How to Install Deck Piers

Deck piers support the beams that create the joist spans for a deck. This is the foundation of the deck and if not properly installed will result in failure of part or the entire deck. Unlike a concrete footing that distributes the weight of the structure over a large area, piers concentrate the load to a small area. Ground stability and soil compaction are very important when you consider using this type of foundation structure. Be sure to determine the bearing capacity of your soil and keep a factor of safety of at least 4.


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    Before you start this (or any other) digging project, call 811, A new, federally-mandated national "Call Before You Dig" number. 811 was created to help protect people from unintentionally hitting underground utility lines while working on digging projects.
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    Be careful to center the hole on the position for the pier. Specification for distance between piers can be found in most books about deck construction. These holes are one foot square and one foot deep. The existing ground around the hole should be undisturbed as it provides the lateral support for the post. Poor positioning of the hole will result in a larger hole and less support. <br
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    This is the completed hole. Note the sides are vertical and the bottom is flat.
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    Fill the bottom with about one inch of gravel, sand or pea gravel. This will allow you to create a flat level surface to place the paver on. It also absorbs some of the expansion and contraction that characterizes some soils.
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    Compact the gravel at the bottom of the hole. This is important to prevent the weight of the deck from pushing the piers down and creating sags in the deck.
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    Place the paver in the bottom of the hole and check for level by placing a post with square cut ends on the paver. Then check the level in both directions on the posts top. You may also use a small 12" level on the paver. If it is not level, add more gravel or sand and recompact.
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    Once the paver is level in all directions it is time to determine the pier length. This deck is attached to a retaining wall and a ledger board is the basis for the level. Position the pier and strike a line on the pier level with the top of the ledger.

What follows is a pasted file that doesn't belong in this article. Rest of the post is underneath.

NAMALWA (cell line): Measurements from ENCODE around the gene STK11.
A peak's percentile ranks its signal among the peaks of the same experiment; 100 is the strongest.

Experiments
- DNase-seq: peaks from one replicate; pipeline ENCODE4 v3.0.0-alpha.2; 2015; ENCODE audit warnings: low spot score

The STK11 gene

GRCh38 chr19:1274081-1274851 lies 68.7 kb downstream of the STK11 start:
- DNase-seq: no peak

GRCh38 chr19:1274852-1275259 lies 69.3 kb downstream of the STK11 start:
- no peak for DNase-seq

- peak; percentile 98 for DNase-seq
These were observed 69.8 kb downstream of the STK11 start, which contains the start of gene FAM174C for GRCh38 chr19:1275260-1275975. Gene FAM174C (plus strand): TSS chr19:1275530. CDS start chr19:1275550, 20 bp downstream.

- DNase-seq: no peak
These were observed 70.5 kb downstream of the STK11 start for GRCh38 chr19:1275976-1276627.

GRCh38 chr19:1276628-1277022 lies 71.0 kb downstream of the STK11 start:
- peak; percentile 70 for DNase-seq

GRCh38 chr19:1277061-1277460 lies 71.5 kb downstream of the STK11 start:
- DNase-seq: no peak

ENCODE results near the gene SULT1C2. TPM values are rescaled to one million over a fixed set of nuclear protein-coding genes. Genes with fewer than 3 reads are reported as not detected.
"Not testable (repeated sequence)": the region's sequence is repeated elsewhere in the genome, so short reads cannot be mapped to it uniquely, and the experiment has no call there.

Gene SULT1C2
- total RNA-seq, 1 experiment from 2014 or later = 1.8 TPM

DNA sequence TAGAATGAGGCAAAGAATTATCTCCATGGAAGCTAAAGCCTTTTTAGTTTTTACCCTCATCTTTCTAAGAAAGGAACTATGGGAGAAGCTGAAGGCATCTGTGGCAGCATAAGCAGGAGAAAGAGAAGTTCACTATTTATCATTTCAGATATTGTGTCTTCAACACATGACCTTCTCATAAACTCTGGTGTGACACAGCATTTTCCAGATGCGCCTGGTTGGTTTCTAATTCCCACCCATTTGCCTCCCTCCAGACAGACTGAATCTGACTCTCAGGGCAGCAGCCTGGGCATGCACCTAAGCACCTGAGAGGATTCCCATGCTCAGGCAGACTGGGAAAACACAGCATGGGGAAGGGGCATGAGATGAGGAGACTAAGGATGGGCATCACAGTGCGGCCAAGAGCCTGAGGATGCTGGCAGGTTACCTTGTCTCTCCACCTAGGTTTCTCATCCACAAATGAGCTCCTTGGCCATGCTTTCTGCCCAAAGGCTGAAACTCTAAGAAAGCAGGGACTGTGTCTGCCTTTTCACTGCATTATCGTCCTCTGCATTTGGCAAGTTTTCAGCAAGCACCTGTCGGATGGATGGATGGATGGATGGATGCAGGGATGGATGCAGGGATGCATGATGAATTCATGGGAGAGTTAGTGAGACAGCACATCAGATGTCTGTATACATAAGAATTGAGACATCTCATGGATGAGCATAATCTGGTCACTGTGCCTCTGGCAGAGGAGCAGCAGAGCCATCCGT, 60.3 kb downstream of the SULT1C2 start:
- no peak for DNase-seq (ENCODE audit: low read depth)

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    Use a radial, or chop saw to cut the piers to length. This assures a square cut that allows the beam to rest more completely on the end of the pier. These piers are 4" pressure treated peeler cores. You could also use pressure treated 4"x 4" posts. [[Image:piers7.jpg|center|500]
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    Once the pier is cut to length recheck the height by laying the level on the ledger and the top of the pier.
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    Locate the pier by measuring from two known points. Use the same points for every pier. Don't measure from pier to pier. If one pier is off, you will multiply the error.
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    Once you have the exact location, mark the bottom of the pier with a felt pen on the paver. This will allow you to relocate the pier if it is bumped or move accidentally.
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    Carefully fill the hole with loose dirt until it is 4 inches (10.2 cm) deep in the entire hole. Hold the pier to prevent the dirt from moving it off it proper location.
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    Carefully tamp the dirt with another pier or post while holding onto the pier to prevent it from moving. The dirt should compact to at least 3 inches (7.6 cm), and the pier should be stable enough to stand on its own.
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    Fill the remaining dirt 4 inches (10.2 cm) at a time and compact. You should have more dirt that the remaining space in the hole because of pier, paver, and gravel.
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    Use the extra dirt to create a sloped cap around the pier to discourage water from collecting near the pier.
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    Your efforts should result in a level aligned resting place for the beam.


  • Try a cutoff saw. A chop or cutoff saw can also be used. This will allow the cutting to take place at the deck site.
  • Better long than short. Make the first cut a little long, you can always cut off more. It's hard to add length to a pier.


  • If you use wood piers, stain the wood with wood stain because it will soak into the wood and prevent rot the best. Prime the wood and paint it before you install. I also put cement around ground level so that water will not collect around the pier. Where the pier touches the ground is where dampness gravetates to and ruins the wood.
  • Undisturbed soil. The gravel and paver should rest on undisturbed soil, not loose fill or soil filled with decomposed plant material. If this is the case, dig a deeper hole, compact it well before adding gravel, then compact it again.
  • You must use only pressure treated posts.
  • In a very wet area, the piers rot even if the piers are pressure treated. To avoid this, fill in with cement instead of dirt. You can also use metal piers with cement fill in. Metal piers also rust and you can fill in the metal piers with rebar and cement to add to its longevity.

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Categories: Walls Fences and Decks